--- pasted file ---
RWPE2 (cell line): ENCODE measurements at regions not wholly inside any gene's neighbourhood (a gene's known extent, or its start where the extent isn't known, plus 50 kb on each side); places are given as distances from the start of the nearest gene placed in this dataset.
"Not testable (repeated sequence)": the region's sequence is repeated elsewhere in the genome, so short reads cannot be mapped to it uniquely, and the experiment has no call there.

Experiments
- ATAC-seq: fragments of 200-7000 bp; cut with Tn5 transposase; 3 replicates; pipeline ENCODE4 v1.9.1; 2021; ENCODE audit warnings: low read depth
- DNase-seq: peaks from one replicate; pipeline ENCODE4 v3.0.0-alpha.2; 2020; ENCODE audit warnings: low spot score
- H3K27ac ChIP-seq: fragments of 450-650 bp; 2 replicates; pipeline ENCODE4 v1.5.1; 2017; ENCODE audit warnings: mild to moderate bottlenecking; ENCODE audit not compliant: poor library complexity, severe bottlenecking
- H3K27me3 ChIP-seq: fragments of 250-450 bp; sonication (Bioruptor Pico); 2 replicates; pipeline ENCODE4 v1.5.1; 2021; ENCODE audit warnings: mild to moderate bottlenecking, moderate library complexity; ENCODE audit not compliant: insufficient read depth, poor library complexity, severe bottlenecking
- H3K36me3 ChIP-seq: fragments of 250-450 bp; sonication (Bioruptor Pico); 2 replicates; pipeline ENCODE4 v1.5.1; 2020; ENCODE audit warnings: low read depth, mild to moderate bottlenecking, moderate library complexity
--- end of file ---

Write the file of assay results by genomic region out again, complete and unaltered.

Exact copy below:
RWPE2 (cell line): ENCODE measurements at regions not wholly inside any gene's neighbourhood (a gene's known extent, or its start where the extent isn't known, plus 50 kb on each side); places are given as distances from the start of the nearest gene placed in this dataset.
"Not testable (repeated sequence)": the region's sequence is repeated elsewhere in the genome, so short reads cannot be mapped to it uniquely, and the experiment has no call there.

Experiments
- ATAC-seq: fragments of 200-7000 bp; cut with Tn5 transposase; 3 replicates; pipeline ENCODE4 v1.9.1; 2021; ENCODE audit warnings: low read depth
- DNase-seq: peaks from one replicate; pipeline ENCODE4 v3.0.0-alpha.2; 2020; ENCODE audit warnings: low spot score
- H3K27ac ChIP-seq: fragments of 450-650 bp; 2 replicates; pipeline ENCODE4 v1.5.1; 2017; ENCODE audit warnings: mild to moderate bottlenecking; ENCODE audit not compliant: poor library complexity, severe bottlenecking
- H3K27me3 ChIP-seq: fragments of 250-450 bp; sonication (Bioruptor Pico); 2 replicates; pipeline ENCODE4 v1.5.1; 2021; ENCODE audit warnings: mild to moderate bottlenecking, moderate library complexity; ENCODE audit not compliant: insufficient read depth, poor library complexity, severe bottlenecking
- H3K36me3 ChIP-seq: fragments of 250-450 bp; sonication (Bioruptor Pico); 2 replicates; pipeline ENCODE4 v1.5.1; 2020; ENCODE audit warnings: low read depth, mild to moderate bottlenecking, moderate library complexity